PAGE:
1. The plaintiff brought a suit in the Court of the District Judge, Bangalore for a declaration that he is entitled to a half share in the plaint schedule properties and for being put in possession of his half share after division. The defendant denied that he and the plaintiff were members of a joint family. He disclaimed interest in certain items which the plaintiff alleged belonged jointly to himself and the defendant and he claimed that he himself was the sole and absolute owner of the other items described in the schedule to the plaint and was in exclusive possession of those items. The plaintiff paid a fixed court-fee of Rs. 50/- on the plaint under Article 11(B) of Schedule II, Mysore Court-fees Act. This was at that stage proper and sufficient and the case reported in -- '44 Mys HCR 203' (A) where it has been held that where a co-owner, co-sharer or co-tenant alleges that he is in joint possession of the property in suit and wants his share to be separated and put into his possession, a fixed court-fee under Article 11 (B) is sufficient is fully in favour of the plaintiff in this matter. At p. 213 it is observed that even if he is in possession constructively if not actually then a fixed court-fee would be sufficient. All the relevant cases in British India and in Mysore which had been decided by that date have been discussed in that judgment and we are bound by it. And if we may say so with respect, that decision appears to be correct and has not been questioned so far.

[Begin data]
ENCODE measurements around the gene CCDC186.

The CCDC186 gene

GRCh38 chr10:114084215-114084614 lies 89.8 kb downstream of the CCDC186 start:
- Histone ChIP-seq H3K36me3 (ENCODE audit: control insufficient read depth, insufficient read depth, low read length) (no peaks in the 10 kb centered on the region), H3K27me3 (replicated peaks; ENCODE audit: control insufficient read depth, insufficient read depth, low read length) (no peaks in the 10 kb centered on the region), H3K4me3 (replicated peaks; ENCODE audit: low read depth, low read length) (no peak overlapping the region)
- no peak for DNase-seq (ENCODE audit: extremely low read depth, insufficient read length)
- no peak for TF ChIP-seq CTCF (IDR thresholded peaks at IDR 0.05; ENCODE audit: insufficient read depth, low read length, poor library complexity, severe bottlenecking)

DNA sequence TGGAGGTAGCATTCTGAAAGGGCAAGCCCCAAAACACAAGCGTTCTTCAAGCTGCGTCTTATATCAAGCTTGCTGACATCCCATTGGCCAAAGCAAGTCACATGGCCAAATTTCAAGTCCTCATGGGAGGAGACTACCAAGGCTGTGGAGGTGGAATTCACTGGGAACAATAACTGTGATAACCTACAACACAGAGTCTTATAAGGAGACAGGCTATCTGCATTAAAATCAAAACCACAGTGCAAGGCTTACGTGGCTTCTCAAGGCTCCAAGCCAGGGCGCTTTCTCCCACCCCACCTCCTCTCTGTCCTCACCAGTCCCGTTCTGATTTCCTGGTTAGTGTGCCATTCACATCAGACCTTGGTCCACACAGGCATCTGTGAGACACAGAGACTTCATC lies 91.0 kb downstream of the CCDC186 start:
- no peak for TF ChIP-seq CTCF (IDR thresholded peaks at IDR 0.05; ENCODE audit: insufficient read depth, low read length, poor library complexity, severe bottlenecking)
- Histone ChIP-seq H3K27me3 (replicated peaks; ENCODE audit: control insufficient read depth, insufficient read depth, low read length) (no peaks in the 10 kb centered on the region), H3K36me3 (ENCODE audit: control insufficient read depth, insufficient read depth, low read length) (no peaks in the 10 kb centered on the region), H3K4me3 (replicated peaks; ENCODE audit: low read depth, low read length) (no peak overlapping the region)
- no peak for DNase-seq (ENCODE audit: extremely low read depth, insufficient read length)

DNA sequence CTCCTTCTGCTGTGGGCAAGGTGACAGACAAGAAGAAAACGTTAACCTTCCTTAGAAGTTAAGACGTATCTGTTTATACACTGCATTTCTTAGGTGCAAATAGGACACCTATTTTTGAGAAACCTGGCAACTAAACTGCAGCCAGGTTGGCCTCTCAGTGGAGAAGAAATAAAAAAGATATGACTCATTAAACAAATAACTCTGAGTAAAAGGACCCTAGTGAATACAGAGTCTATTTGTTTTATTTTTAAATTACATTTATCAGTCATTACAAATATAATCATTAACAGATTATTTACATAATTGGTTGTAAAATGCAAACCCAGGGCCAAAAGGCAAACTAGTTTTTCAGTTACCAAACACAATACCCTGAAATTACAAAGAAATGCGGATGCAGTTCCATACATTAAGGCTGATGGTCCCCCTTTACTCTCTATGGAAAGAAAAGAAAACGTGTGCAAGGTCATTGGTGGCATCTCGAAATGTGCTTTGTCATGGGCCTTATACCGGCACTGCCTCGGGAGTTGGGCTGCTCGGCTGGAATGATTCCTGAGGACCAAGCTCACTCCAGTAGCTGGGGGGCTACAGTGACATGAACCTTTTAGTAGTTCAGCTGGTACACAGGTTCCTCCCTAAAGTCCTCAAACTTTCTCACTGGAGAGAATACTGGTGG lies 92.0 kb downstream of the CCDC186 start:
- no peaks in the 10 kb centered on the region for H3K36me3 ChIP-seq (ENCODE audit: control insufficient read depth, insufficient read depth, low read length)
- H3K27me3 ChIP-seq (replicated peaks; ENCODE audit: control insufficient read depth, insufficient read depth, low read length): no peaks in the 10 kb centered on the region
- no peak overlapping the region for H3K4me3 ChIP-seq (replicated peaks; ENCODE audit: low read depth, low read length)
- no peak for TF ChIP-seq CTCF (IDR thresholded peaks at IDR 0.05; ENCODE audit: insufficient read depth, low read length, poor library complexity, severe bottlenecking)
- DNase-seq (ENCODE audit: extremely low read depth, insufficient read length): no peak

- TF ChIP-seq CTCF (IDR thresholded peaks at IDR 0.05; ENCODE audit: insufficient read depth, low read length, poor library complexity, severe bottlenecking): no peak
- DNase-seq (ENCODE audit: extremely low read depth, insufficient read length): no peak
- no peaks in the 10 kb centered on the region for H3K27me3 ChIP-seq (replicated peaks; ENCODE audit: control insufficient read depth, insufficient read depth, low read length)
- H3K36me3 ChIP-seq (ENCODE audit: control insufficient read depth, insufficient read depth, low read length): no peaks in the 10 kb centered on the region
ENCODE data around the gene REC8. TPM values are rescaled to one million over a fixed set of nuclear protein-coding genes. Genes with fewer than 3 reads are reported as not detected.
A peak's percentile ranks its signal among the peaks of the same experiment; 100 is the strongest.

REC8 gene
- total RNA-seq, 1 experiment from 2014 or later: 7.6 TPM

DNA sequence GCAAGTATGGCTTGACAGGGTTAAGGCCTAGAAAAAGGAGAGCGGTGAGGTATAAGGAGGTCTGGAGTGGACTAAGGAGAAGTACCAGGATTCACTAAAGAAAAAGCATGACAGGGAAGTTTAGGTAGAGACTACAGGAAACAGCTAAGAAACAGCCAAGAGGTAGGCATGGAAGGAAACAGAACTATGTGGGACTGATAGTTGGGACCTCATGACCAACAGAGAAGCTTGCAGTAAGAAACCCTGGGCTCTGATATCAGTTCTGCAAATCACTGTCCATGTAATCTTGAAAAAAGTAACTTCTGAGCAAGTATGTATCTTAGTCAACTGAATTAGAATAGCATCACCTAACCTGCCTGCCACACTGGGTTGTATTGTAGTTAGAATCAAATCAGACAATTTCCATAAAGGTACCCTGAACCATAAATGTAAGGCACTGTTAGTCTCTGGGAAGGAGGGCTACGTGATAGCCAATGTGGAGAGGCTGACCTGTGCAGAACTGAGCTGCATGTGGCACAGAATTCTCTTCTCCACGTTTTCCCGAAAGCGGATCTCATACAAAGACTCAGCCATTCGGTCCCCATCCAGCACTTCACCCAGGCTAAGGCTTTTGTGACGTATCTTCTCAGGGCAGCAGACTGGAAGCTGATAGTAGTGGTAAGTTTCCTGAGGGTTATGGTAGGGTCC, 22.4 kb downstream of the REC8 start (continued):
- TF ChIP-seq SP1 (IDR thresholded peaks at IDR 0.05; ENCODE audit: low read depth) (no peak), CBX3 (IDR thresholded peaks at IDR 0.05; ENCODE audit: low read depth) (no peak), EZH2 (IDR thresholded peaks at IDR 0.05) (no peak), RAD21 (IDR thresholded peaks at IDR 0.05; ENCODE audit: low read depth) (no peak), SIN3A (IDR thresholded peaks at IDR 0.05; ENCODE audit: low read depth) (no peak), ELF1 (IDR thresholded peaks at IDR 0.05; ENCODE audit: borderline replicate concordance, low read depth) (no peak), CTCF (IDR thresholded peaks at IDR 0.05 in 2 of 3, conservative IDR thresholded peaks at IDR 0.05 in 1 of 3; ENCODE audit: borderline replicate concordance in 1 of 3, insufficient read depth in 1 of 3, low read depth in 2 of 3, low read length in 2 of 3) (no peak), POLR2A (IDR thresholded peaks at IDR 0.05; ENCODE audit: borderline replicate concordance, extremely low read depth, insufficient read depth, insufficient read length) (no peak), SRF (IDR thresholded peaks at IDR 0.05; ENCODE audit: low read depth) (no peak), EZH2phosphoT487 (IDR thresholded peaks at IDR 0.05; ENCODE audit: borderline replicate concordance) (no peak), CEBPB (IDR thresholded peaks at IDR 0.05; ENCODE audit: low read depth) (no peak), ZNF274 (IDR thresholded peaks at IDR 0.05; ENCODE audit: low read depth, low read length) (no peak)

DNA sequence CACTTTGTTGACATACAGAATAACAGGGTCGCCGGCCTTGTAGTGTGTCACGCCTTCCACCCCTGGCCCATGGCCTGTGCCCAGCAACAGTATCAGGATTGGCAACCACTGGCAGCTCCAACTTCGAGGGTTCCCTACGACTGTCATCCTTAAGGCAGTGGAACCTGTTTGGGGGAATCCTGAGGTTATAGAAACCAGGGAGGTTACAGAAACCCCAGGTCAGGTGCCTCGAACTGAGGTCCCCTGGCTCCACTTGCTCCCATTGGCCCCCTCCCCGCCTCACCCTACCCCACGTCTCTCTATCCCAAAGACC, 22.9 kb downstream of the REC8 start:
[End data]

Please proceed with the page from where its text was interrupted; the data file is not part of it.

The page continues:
2. The learned District Judge who heard the present suit found on one of the issues that the plaintiff was not in joint possession of the properties except items 2, 9 and 10 and that hewould have to pay court-fee in respect of the other items of properties and that the court-fee already paid by him was not sufficient. He made a decree in favour of the plaintiff declaring that he is entitled to a one-third share in item 2, and the entire items 9 and 10 of the plaint schedule properties and dismissed his suit in regard to the other items. The plaintiff has come up in appeal to this Court and has paid a similar court fee of Rs. 50/- as under Article 11 (B) of Schedule II.
3. The office has raised the question of the sufficiency of the court-fee and the point put against the appellant is that though the plaint may be deemed to have been properly and sufficiently stamped when it was filed, as there has now been a finding of the lower Court that the plaintiff is not in joint possession of certain items, whether he should not be required to pay court-fee 'ad valorem' in respect of those items both in this Court and the Court below before his appeal is admitted and registered as a regular appeal.
4. We are inclined to think that the court-fee paid is correct. The decision in -- '44' Mys HCR 203' (A) and the passage at p. 209 to the effect that it is fairly well settled that it is the allegation in the plaint that has to be looked into and that the denial of that allegation by the defendant does not take the suit out of the scope of Section 11(B) (which is the same as Article 17, Indian Court-fees Act) is in favour of the appellant's contention. As also the case in -- 'Vishnuprasad Narandas v. Narandas Mohan-lal', : AIR1950Bom4 (B) where it has been held that a suit for partition falls under Schedule II, Article 17 and that it would be so whatever be the contentions urged by the defendant while resisting the plaintiff's claim. As observed at page 5 of the report: